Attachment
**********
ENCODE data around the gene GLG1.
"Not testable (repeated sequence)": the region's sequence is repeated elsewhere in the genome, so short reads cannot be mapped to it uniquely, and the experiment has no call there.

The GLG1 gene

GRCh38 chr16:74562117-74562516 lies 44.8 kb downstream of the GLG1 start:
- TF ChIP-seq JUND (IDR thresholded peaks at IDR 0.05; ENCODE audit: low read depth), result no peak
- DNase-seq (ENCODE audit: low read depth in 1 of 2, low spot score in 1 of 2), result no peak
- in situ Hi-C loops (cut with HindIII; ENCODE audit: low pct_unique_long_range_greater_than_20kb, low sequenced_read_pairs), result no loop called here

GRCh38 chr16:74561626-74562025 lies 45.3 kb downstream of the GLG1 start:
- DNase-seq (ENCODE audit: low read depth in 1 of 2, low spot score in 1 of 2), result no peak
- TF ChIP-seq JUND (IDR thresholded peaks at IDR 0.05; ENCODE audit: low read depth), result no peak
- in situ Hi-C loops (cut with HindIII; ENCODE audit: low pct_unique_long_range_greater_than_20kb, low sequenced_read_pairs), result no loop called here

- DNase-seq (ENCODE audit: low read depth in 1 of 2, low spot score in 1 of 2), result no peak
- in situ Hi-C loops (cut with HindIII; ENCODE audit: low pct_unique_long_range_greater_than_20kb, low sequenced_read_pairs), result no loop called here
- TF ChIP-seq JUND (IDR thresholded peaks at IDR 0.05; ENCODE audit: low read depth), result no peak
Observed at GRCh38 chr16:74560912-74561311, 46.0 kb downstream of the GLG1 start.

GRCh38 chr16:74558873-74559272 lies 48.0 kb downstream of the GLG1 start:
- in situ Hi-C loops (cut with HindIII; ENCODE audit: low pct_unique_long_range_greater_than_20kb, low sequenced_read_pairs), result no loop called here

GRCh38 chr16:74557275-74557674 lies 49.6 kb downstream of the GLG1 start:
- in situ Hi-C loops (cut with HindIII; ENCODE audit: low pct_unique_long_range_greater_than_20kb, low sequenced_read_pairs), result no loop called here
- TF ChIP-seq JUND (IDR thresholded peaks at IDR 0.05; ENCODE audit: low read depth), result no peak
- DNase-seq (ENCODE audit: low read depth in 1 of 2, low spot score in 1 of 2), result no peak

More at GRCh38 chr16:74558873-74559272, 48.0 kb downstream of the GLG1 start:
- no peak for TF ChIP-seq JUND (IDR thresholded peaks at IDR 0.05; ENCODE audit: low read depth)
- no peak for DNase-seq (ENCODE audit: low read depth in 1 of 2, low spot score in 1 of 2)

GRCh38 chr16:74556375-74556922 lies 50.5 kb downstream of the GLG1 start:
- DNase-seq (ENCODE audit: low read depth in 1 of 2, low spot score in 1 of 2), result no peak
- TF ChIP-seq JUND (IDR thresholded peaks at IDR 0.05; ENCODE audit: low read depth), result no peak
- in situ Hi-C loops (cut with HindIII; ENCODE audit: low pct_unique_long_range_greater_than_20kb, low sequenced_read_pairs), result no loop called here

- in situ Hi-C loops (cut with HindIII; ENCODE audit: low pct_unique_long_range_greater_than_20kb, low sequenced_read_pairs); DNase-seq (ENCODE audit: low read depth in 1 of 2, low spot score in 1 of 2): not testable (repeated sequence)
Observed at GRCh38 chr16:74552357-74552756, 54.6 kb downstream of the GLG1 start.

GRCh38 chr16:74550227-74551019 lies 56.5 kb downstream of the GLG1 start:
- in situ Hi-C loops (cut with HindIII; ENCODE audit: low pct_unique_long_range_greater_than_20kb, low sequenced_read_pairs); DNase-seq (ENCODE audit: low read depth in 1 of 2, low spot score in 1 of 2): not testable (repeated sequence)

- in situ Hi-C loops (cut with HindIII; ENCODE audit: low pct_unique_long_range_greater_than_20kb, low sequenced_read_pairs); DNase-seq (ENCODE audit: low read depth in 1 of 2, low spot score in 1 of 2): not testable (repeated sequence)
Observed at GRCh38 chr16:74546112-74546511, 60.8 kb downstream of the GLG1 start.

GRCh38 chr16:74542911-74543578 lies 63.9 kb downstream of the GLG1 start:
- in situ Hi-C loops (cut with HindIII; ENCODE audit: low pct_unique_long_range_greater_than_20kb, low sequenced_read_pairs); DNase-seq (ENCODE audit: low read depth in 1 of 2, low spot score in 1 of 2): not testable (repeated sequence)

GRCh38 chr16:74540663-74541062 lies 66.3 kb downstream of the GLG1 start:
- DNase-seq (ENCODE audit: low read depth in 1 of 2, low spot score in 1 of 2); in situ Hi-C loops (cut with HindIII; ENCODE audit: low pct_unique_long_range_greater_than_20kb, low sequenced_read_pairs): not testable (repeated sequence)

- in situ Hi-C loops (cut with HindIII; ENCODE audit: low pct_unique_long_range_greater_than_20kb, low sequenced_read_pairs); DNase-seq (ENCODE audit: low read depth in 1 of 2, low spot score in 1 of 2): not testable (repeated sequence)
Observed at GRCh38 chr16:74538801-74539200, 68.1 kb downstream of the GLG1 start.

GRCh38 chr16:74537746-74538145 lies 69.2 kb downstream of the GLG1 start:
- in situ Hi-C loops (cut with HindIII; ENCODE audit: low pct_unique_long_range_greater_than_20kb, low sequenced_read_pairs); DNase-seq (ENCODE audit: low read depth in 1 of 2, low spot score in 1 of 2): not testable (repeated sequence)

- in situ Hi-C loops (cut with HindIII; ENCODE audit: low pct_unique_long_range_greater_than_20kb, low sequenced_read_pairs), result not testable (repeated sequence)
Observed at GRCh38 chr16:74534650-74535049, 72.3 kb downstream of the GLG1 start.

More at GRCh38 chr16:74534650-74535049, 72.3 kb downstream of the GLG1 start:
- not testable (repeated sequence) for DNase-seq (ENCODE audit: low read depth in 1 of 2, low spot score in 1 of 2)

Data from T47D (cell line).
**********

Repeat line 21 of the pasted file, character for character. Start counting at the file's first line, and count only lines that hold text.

- DNase-seq (ENCODE audit: low read depth in 1 of 2, low spot score in 1 of 2), result no peak